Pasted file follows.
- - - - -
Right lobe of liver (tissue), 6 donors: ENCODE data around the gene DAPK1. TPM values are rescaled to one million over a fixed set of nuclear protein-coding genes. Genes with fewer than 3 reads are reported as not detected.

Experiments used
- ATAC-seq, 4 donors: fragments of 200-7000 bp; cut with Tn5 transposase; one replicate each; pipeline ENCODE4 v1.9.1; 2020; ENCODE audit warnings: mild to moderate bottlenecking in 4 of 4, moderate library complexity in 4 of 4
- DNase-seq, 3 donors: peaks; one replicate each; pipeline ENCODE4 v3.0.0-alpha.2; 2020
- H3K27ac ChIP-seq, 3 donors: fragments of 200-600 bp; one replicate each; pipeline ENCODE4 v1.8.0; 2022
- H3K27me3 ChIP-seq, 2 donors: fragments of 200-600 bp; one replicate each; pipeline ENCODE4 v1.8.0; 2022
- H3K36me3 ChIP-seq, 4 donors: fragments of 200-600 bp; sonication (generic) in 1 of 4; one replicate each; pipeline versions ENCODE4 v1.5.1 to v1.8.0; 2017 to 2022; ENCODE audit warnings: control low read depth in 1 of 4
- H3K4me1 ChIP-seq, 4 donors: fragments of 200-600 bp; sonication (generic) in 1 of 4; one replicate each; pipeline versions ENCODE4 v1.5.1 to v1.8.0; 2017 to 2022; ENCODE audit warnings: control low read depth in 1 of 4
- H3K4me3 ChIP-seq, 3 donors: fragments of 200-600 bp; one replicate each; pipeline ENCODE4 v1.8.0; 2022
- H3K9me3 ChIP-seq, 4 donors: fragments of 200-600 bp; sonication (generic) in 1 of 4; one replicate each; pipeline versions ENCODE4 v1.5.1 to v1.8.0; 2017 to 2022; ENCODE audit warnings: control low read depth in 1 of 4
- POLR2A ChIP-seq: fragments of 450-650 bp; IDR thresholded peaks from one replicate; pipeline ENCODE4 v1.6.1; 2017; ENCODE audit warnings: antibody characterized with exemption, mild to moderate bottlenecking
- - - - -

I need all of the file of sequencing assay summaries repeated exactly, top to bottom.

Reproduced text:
Right lobe of liver (tissue), 6 donors: ENCODE data around the gene DAPK1. TPM values are rescaled to one million over a fixed set of nuclear protein-coding genes. Genes with fewer than 3 reads are reported as not detected.

Experiments used
- ATAC-seq, 4 donors: fragments of 200-7000 bp; cut with Tn5 transposase; one replicate each; pipeline ENCODE4 v1.9.1; 2020; ENCODE audit warnings: mild to moderate bottlenecking in 4 of 4, moderate library complexity in 4 of 4
- DNase-seq, 3 donors: peaks; one replicate each; pipeline ENCODE4 v3.0.0-alpha.2; 2020
- H3K27ac ChIP-seq, 3 donors: fragments of 200-600 bp; one replicate each; pipeline ENCODE4 v1.8.0; 2022
- H3K27me3 ChIP-seq, 2 donors: fragments of 200-600 bp; one replicate each; pipeline ENCODE4 v1.8.0; 2022
- H3K36me3 ChIP-seq, 4 donors: fragments of 200-600 bp; sonication (generic) in 1 of 4; one replicate each; pipeline versions ENCODE4 v1.5.1 to v1.8.0; 2017 to 2022; ENCODE audit warnings: control low read depth in 1 of 4
- H3K4me1 ChIP-seq, 4 donors: fragments of 200-600 bp; sonication (generic) in 1 of 4; one replicate each; pipeline versions ENCODE4 v1.5.1 to v1.8.0; 2017 to 2022; ENCODE audit warnings: control low read depth in 1 of 4
- H3K4me3 ChIP-seq, 3 donors: fragments of 200-600 bp; one replicate each; pipeline ENCODE4 v1.8.0; 2022
- H3K9me3 ChIP-seq, 4 donors: fragments of 200-600 bp; sonication (generic) in 1 of 4; one replicate each; pipeline versions ENCODE4 v1.5.1 to v1.8.0; 2017 to 2022; ENCODE audit warnings: control low read depth in 1 of 4
- POLR2A ChIP-seq: fragments of 450-650 bp; IDR thresholded peaks from one replicate; pipeline ENCODE4 v1.6.1; 2017; ENCODE audit warnings: antibody characterized with exemption, mild to moderate bottlenecking